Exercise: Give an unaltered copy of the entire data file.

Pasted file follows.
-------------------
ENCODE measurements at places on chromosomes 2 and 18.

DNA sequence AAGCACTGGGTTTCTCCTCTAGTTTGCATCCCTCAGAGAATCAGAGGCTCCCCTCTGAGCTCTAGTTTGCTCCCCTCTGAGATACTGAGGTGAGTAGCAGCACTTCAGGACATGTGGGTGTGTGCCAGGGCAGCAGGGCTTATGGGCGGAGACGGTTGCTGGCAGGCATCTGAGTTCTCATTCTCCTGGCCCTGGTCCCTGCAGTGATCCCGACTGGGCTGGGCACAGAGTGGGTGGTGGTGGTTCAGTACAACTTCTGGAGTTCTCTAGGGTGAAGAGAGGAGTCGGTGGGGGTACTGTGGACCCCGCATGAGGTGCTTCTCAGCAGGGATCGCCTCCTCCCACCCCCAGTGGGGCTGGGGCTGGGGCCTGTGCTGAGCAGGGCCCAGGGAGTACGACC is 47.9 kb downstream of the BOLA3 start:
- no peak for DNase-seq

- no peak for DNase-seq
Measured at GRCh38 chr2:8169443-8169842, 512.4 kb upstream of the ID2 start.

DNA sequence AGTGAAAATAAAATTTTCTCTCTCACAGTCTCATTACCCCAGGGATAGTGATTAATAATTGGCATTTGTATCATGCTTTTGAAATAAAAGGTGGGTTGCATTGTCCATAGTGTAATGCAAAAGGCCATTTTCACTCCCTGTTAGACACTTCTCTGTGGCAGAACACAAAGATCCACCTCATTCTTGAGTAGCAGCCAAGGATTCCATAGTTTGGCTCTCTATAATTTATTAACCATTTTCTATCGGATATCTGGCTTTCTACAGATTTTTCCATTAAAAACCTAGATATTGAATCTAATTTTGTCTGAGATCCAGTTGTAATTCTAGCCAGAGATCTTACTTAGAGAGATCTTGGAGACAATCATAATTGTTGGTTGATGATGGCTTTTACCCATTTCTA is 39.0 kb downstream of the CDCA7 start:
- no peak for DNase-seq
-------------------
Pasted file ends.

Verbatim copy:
ENCODE measurements at places on chromosomes 2 and 18.

DNA sequence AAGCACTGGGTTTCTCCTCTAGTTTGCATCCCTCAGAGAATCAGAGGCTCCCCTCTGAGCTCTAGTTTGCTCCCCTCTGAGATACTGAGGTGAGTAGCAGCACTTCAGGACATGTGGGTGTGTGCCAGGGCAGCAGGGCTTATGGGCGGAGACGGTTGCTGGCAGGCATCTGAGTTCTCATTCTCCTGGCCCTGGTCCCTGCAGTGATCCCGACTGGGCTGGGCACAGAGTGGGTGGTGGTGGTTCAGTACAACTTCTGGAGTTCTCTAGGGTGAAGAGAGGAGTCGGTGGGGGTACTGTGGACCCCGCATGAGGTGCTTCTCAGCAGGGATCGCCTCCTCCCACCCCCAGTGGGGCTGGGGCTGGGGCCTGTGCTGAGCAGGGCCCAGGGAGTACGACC is 47.9 kb downstream of the BOLA3 start:
- no peak for DNase-seq

- no peak for DNase-seq
Measured at GRCh38 chr2:8169443-8169842, 512.4 kb upstream of the ID2 start.

DNA sequence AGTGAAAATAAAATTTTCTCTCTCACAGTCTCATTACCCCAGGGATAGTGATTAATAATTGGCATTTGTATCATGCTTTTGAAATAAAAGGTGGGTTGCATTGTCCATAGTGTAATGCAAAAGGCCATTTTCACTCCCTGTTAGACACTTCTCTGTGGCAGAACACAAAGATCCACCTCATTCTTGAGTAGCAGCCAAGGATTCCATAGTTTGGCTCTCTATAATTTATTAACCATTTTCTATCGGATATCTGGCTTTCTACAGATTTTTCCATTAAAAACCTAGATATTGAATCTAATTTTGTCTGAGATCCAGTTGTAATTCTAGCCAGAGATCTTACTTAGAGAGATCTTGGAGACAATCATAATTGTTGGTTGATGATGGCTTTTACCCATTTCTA is 39.0 kb downstream of the CDCA7 start:
- no peak for DNase-seq